Students ready for Welch facelift

Jace Klein

A hub of learning and research, a prime study spot, or that outdated building that everyone has chemistry in — Welch Hall has been a central point for many College of Natural Sciences students for nearly 90 years, and it’s in the process of getting a major facelift.

For the next four years, many students taking classes taught in Welch, such as general chemistry and organic chemistry, will be relocated to Burdine Hall and other buildings on campus, according to the renovation website. The recently remodeled wing of Welch facing Norman Hackerman will remain open and provide a visual reference for what the future of Welch will look like.

Welch was originally built in 1929 after the campus’s former chemistry building burnt down. As the years progressed and UT needed more space for research, new wings were added onto the original building. As of the beginning of fall 2016, the oldest wing in Welch finished renovations and opened up for classes, according to the website.

Electrical engineering sophomore Anh Tran said she was excited for the updates to Welch, a building where she said she endured one of her calculus courses in one of the older classrooms.

“(Welch is) ugly, outdated and the only good thing about it is that the elevator closes fast,” Tran said.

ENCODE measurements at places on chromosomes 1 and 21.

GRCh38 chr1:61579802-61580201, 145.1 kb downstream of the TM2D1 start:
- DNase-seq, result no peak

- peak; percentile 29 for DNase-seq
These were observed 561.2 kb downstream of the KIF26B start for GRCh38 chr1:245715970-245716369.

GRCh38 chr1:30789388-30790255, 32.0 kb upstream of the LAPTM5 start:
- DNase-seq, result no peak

Not only will the technology see an improvement, but the aesthetic of the building will also be enhanced, providing a great place for studying, intellectual discussion and research, according to the website.

Business sophomore Thomas Mayer, though not required to take classes in Welch, said he has utilized the place as a study area and wants to see improvement in the feel of the building.
“The old part has a certain odor and the lighting makes everything looks dusty and terrible,” Mayer said.

Renovations will finish in 2020, when the new Welch Hall will open to the public.

“In a single phase that keeps costs in check, renovations will knit multiple disciplines together to advance chemistry, biology, physics and technology research,” the renovation website stated.
Biology sophomore Tasneem Ahsanullah said she’s also looking forward to the renovations.

“I think there could be improvements to the technology in classrooms,” Ahsanullah said. “I didn’t even know there was going to be a new Welch building.”